Is Henrietta Lacks Really Immortal?

Date & Time

Wed, 04/04/2012


Exploring Ethics: Is Henrietta Lacks Really Immortal? (Video)

What is the Relationship Between Henrietta Lacks and HeLa Cells? (Op-Ed)


Scholars of three major world religions bridged science and spirituality when they joined forces on April 4 to answer an intriguing question: Can a deceased woman be considered “alive” if cells taken from her body continue to proliferate?

“Is Henrietta Lacks Really Immortal?” was the 8th forum in the “Exploring Ethics Henrietta Lacks” series at the Reuben H. Fleet Science Center, and it featured a panel of three speakers – a Muslim, a Buddhist, and a Christian – comparing issues of religious faith at the heart of the bestselling book by Rebecca Skloot.

Moderator Mark Mann framed the discussion by underscoring the need for intellectual diversity in public discourse. “Religion is a significant part of the conversation for much that deals with public policy,” said Mann, who is an Associate Professor of Theology and Director of the Wesleyan Center for Interdisciplinary Studies at Point Loma Nazarene University. “A secular society should include religious voices.”

Khaleel Mohammed, Associate Professor of Religion at San Diego State University, began by observing that Islamic law, like U.S. law, struggles with the need to balance individual rights with the greater good of society. Because Henrietta’s cells have been used to conquer disease, he said, “From a religious point of view, some may consider her as being specially blessed [and] having lived the life of a martyr.”

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To view a recording of this event, please click here.


Mark Mann, Moderator
Point Loma Nazarene University

Dr. Mark H. Mann has served as Associate Professor of Theology and Director of the Wesleyan Center for Interdisciplinary Studies at Point Loma Nazarene University since 2008. Previous to this, Mark was a faculty member at Colgate University, where he also served as chaplain (he has been actively involved in church ministry since the early 1990s). Mark’s chief area of scholarly interest is Christian theology in its engagement with contemporary culture, science, and world religions, as expressed in his ‘Perfecting Grace: Christian Holiness and the Human Sciences’ (Continuum, 2007).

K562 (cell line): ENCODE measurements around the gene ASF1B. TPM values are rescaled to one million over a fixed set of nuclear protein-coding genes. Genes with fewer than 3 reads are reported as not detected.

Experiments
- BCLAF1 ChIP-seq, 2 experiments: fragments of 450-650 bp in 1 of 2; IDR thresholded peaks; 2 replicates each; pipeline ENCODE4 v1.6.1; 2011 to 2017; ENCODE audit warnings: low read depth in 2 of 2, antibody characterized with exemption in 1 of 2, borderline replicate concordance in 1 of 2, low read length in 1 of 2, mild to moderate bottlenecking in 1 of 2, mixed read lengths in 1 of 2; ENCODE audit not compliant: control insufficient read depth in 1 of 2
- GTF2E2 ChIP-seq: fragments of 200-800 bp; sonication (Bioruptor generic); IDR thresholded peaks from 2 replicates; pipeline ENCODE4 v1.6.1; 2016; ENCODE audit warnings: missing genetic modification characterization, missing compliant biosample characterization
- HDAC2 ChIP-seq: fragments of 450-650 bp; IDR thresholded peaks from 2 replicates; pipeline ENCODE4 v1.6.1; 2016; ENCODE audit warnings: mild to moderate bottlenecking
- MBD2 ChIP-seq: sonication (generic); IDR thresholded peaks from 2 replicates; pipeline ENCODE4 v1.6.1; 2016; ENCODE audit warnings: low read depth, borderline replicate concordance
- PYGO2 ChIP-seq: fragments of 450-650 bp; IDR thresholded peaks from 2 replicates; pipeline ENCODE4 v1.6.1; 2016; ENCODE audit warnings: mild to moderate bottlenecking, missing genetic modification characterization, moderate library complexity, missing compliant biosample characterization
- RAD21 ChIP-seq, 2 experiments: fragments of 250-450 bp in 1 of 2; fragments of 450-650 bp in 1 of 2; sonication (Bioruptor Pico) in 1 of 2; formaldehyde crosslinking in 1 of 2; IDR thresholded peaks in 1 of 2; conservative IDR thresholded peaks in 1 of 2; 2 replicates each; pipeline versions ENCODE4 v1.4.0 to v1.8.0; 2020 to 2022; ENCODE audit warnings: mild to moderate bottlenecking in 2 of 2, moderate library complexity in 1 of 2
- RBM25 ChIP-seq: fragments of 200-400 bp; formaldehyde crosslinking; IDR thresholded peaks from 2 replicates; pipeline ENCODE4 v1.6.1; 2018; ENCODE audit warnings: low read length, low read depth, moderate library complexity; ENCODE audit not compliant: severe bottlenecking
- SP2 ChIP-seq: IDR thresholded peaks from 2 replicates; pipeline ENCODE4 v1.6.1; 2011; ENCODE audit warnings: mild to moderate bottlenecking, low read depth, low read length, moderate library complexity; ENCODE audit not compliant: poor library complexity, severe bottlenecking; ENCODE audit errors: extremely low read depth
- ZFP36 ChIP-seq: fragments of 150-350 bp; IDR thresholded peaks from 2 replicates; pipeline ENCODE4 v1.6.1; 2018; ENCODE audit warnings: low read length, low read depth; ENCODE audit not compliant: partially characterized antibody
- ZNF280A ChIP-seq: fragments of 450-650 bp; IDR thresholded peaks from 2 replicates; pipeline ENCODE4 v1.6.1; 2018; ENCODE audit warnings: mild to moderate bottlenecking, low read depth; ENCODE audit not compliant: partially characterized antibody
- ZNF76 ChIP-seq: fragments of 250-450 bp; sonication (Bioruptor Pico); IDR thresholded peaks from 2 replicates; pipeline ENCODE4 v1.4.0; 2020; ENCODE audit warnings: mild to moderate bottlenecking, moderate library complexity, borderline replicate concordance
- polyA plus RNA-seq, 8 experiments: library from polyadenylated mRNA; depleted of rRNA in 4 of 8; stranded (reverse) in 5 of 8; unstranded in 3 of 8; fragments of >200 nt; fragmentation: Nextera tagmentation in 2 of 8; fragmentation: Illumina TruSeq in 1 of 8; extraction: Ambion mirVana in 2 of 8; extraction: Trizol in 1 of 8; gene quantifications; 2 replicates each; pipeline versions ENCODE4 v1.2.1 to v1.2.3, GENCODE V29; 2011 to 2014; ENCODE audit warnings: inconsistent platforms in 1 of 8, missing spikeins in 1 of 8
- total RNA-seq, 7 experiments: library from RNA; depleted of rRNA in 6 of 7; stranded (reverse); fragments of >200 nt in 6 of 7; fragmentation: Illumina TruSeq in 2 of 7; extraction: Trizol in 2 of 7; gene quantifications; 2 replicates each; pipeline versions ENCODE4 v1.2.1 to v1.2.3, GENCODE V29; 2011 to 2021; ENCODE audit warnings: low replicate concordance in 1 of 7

Michael Lodahl
Professor of Theology and World Religions, Point Loma Nazarene University

Dr. Michael Lodahl is Professor of Theology and World Religions at Point Loma Nazarene University, where he has taught since 1999. As arguably the preeminent theologian of the Church of the Nazarene, Michael has published on a wide variety of theologically related topics. His popular ‘Story of God: A Narrative Theology’ is currently in its second edition with Beacon Hill Press (2008) and he is currently working on a follow-up to his critically acclaimed ‘Claiming Abraham: Reading the Bible and the Qur’an Side by Side’ (Brazos, 2010). Michael is a popular and engaging speaker who is frequently asked to speak on a variety of theological and ethical topics to audiences around the world.

Khaleel Mohammed
Associate Professor of Religion, San Diego State University

Dr. Khaleel Mohammed, an Islamic law specialist, is associate professor of Religion at San Diego State University (SDSU) and a core faculty member of SDSU’s Center for Islamic and Arabic Studies. He is author of numerous publications in topics such as Islamic and Arabic studies, Islamic law (classical and modern), comparative religion, Jewish/Christian/Islamic encounter, Qur’anic exegesis, hadith, gender/sex issues and sexuality in Islam, terrorism, antisemitism in Islam, Arab-Israeli relations, and reform in Islam. Mohammed teaches courses on World Religions, The Qur’an, Religious Violence and Non-Violence, Sex and Gender in Islam. and Abrahamic Religions.

Karma Lekshe Tsomo
Associate Professor of Theology and Religious Studies, University of San Diego

Dr. Karma Lekshe Tsomo is Associate Professor in the Department of Theology & Religious Studies at the University of San Diego. Her primary academic interests include women in Buddhism, Buddhism and bioethics, religion and cultural change, and Buddhism in the United States. In addition to her academic work, she is actively involved in interfaith dialogue and in grassroots initiatives for the empowerment of women. She is president of Sakyadhita: International Association of Buddhist Women ( and director of Jamyang Foundation (, an initiative to provide educational opportunities for women in the Indian Himalayas and Bangladesh. She is author of numerous books, including most recently, ‘Into the Jaws of Yama: Buddhism, Bioethics, and Death’ (SUNY Press, 2006) and ‘Sisters in Solitude: Two Traditions of Buddhist Monastic Ethics for Women, A Comparative Analysis of the Dharmagupta and Mulasarvastivada Bhiksuni Pratimoksa Sutras’ (SUNY Press, 1996).